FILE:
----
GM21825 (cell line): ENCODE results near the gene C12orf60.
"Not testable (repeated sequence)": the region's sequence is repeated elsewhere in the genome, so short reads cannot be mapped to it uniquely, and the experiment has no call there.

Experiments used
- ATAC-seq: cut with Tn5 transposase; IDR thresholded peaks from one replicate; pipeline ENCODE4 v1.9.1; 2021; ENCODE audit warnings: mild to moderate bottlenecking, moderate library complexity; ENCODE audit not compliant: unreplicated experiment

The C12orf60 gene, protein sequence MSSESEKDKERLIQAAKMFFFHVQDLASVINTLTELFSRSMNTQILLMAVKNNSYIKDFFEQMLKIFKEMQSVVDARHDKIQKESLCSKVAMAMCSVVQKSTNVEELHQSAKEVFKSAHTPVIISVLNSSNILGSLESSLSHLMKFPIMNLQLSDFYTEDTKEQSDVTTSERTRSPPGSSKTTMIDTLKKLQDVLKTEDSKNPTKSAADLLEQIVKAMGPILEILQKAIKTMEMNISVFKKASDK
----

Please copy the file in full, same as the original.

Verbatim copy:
GM21825 (cell line): ENCODE results near the gene C12orf60.
"Not testable (repeated sequence)": the region's sequence is repeated elsewhere in the genome, so short reads cannot be mapped to it uniquely, and the experiment has no call there.

Experiments used
- ATAC-seq: cut with Tn5 transposase; IDR thresholded peaks from one replicate; pipeline ENCODE4 v1.9.1; 2021; ENCODE audit warnings: mild to moderate bottlenecking, moderate library complexity; ENCODE audit not compliant: unreplicated experiment

The C12orf60 gene, protein sequence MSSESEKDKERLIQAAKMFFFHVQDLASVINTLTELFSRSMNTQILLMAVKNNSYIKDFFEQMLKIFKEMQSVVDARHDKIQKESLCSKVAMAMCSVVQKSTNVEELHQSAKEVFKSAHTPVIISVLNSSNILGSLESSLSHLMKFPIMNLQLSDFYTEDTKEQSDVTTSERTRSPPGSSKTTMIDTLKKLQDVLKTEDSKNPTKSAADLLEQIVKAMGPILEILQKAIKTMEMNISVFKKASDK